pacific rim + patronus
ANNIIIIIIIIIIIIIIIEEEEEEEEEEEEEEEEE CAN YOU IMAGINE THOUGH. SHE PROBABLY WAS A HUGE FAN OF HIM.
Young!Mako spends the first few years being starstruck by the pilots and then as time progresses, it’s the pilots who then become starstruck by her.
I am sick and tired of the way we critique misogyny in fandom.
Why is it always “shame fanwork creators (overwhelmingly young women and queer ppl) for not including enough female characters” and never “question the fact that we’ve created a media culture where canonical female characters are by and large so boring that no one wants to create fanworks based on them?” (Not to mention the fact that any person who dares to include an original female character in a fic will have the deadly accusation of “Mary Sue” leveled at them, even if they’ve written the most well-rounded character in the world)
Why do we talk about the danger of fetishization when straight women are writing about male/male pairings, and never think about the fact that slash is often being written by young women who have been socialized to be so ashamed of their sexuality that their own fantasies never include people of their own gender?
Why are we placing the burden for destroying problematic tropes about sexuality and romance exclusively on this tiny, relatively powerless subculture made up of relatively powerless people who are creating media exclusively for their own enjoyment, and not on the gigantic megacorporations that are profiting off the romanticization of abusive, unhealthy, destructive relationships, an attitude fans are only repeating?
Why do defenses of fic always turn to “it’s not all gay porn !!!1!!!!111” as an argument? What’s wrong with people creating erotica that they can enjoy, when almost no one is making mainstream porn for the audience that reads fic, when people can explore potentially problematic or even dangerous kinks/desires without actual performers having to participate in making video porn, when the “gay porn” side of fandom can lead to some of the most wonderfully freeing discussions about sexuality possible in our society?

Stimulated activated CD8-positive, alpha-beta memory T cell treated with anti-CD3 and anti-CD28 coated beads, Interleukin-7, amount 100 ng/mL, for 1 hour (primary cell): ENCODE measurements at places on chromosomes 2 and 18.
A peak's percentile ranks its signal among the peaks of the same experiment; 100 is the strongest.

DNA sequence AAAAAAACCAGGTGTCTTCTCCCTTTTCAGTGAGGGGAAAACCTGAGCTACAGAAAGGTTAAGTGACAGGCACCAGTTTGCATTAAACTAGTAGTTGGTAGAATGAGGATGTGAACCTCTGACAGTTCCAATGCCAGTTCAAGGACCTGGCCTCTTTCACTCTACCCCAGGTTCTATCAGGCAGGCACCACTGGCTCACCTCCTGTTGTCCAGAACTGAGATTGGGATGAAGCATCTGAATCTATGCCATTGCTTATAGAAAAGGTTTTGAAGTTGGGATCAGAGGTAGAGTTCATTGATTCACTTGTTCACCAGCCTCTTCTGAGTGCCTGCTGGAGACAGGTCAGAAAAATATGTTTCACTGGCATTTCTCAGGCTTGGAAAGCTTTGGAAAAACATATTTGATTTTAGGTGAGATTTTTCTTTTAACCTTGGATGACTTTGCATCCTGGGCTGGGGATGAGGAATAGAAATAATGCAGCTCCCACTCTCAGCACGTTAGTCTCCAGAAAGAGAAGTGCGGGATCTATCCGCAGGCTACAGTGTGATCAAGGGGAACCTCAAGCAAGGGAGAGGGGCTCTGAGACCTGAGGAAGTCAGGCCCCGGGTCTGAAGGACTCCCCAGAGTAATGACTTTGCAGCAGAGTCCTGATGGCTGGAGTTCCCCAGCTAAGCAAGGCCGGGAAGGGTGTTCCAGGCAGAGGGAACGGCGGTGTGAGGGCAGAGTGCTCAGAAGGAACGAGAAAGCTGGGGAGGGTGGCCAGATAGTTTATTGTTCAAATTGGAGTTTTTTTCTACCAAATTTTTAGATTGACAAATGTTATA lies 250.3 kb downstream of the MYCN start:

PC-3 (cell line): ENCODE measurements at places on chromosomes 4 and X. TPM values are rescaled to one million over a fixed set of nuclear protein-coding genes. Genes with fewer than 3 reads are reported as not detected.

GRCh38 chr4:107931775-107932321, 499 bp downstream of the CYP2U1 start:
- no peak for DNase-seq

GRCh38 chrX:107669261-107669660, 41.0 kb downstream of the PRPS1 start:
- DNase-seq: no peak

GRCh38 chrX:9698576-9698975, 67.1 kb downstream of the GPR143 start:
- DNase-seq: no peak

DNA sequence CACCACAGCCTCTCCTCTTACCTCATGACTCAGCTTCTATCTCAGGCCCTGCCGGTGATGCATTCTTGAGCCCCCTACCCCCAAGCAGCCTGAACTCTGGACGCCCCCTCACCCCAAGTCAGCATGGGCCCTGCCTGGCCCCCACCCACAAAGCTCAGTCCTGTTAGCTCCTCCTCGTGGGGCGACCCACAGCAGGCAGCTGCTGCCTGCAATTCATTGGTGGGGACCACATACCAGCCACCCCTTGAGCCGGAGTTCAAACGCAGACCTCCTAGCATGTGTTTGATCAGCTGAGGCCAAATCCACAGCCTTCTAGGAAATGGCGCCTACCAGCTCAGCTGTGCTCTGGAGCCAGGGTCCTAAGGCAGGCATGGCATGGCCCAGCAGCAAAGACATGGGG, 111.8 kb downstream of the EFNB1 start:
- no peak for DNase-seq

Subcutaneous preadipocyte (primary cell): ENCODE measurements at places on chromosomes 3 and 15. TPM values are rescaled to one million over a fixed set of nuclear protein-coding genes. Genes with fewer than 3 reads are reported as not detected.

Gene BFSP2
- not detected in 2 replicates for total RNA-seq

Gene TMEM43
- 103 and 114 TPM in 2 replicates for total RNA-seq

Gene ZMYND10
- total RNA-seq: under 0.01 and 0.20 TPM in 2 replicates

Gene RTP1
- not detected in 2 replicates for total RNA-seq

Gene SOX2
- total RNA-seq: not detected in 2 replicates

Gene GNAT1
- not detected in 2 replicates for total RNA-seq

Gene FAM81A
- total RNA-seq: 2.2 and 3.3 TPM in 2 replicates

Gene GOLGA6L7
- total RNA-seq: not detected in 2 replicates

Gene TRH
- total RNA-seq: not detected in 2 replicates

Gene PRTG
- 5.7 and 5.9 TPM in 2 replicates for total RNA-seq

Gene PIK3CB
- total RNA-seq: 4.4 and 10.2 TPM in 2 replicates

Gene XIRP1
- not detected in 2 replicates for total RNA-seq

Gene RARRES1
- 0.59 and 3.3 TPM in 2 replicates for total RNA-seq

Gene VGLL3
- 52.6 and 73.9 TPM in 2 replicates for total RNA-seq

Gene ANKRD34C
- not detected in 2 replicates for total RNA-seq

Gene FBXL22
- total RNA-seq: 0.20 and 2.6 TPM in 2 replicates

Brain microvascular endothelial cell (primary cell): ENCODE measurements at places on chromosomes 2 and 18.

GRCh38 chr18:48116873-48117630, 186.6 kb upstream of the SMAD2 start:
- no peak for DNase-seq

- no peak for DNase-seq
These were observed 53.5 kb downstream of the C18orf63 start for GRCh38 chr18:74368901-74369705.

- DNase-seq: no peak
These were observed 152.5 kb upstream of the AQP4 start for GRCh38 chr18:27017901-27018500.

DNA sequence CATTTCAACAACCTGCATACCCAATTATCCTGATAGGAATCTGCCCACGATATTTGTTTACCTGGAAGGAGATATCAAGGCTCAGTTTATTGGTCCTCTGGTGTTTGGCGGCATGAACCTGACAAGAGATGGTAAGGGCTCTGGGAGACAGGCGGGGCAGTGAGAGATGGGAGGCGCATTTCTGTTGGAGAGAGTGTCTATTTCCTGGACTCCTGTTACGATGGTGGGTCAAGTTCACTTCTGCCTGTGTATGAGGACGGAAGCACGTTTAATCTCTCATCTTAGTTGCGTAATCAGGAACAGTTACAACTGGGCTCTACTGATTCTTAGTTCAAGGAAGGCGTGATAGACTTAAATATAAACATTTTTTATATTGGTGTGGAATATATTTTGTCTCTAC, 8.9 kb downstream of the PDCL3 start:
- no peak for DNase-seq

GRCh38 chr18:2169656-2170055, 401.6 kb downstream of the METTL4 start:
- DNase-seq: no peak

Say I write a fanfiction. The only female character complies to the problematic sassy/helpful best friend trope, mostly because the story revolves around two main male characters (well-developed in canon, with lots of canon jokes about how much they love each other, and played by male actors I find extremely attractive) getting together and having a fair amount of extremely explicit sex. This fic is read by, oh, 200 people, all of whom are already familiar with the conventions of fandom. How does that compare to the literal millions of people who watched, for example, the first Hobbit movie, which contained (as I recall) no women or queer characters at all, and had an audience full of all kinds of people, likely including little girls who are looking up on screen and learning that their stories aren’t seen as worth telling?